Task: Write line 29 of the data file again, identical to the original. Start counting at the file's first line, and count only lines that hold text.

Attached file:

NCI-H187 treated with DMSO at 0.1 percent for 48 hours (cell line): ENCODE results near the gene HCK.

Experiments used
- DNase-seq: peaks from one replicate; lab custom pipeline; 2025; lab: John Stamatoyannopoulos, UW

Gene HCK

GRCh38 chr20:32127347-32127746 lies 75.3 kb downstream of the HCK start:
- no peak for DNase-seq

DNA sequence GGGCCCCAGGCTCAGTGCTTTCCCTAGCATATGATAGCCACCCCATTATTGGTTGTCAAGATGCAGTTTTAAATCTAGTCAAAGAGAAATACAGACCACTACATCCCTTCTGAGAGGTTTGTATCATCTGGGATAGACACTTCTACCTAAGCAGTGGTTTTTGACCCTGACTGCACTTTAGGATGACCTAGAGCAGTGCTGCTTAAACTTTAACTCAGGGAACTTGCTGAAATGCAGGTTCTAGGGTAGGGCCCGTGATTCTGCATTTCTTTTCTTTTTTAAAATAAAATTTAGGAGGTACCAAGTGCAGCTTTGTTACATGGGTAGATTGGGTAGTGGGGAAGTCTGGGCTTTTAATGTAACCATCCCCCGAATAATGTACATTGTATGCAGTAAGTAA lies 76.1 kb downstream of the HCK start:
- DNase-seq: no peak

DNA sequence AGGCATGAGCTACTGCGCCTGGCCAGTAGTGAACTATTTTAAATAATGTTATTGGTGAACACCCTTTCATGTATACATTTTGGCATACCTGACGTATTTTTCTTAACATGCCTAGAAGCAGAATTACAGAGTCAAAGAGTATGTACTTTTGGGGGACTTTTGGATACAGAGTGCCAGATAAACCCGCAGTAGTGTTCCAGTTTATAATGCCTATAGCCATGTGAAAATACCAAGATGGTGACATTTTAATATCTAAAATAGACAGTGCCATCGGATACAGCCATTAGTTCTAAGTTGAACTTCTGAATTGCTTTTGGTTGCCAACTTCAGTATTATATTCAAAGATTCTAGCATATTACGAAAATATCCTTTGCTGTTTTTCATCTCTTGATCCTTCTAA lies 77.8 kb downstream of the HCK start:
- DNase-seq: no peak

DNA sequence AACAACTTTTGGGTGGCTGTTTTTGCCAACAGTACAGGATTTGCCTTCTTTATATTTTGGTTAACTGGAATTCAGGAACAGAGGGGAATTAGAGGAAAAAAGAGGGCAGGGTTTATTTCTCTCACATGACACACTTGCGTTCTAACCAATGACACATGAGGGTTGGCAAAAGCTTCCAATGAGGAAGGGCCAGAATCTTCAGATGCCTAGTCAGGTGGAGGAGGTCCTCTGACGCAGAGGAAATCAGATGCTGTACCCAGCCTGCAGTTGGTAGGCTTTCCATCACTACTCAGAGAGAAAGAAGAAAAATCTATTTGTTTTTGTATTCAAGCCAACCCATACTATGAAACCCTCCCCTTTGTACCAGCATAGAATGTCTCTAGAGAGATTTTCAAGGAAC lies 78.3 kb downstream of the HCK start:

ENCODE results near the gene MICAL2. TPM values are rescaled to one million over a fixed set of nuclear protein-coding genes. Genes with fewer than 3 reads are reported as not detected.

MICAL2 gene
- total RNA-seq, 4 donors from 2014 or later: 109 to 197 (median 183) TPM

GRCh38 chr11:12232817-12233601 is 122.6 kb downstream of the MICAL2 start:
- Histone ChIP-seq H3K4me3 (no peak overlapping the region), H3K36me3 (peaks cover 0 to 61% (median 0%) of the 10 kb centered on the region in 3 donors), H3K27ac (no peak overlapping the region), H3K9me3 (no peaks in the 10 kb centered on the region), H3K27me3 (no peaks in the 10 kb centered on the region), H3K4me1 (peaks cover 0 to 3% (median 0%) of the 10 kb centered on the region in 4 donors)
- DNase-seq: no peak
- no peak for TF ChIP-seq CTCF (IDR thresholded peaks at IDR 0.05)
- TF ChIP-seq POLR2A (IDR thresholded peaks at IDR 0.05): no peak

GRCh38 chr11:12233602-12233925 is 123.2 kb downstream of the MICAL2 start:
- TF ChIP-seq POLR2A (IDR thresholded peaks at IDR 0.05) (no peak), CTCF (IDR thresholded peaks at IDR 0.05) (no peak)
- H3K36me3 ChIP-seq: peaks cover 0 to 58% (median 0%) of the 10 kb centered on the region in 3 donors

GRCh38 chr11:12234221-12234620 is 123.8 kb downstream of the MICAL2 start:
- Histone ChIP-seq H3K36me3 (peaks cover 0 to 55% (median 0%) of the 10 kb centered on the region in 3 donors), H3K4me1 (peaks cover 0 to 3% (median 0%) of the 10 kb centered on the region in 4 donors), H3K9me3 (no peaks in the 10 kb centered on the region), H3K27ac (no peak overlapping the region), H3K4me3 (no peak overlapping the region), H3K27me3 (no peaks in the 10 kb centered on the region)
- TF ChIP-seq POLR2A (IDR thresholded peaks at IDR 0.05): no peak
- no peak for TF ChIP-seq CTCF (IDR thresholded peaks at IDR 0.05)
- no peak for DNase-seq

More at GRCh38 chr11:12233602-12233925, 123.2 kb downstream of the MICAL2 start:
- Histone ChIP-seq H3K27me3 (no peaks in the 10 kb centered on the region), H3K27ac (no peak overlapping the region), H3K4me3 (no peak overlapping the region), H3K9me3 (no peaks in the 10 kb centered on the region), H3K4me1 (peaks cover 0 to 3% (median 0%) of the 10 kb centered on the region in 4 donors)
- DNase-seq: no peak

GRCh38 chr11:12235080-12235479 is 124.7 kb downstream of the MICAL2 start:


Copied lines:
- Histone ChIP-seq H3K27me3 (no peaks in the 10 kb centered on the region), H3K27ac (no peak overlapping the region), H3K4me3 (no peak overlapping the region), H3K9me3 (no peaks in the 10 kb centered on the region), H3K4me1 (peaks cover 0 to 3% (median 0%) of the 10 kb centered on the region in 4 donors)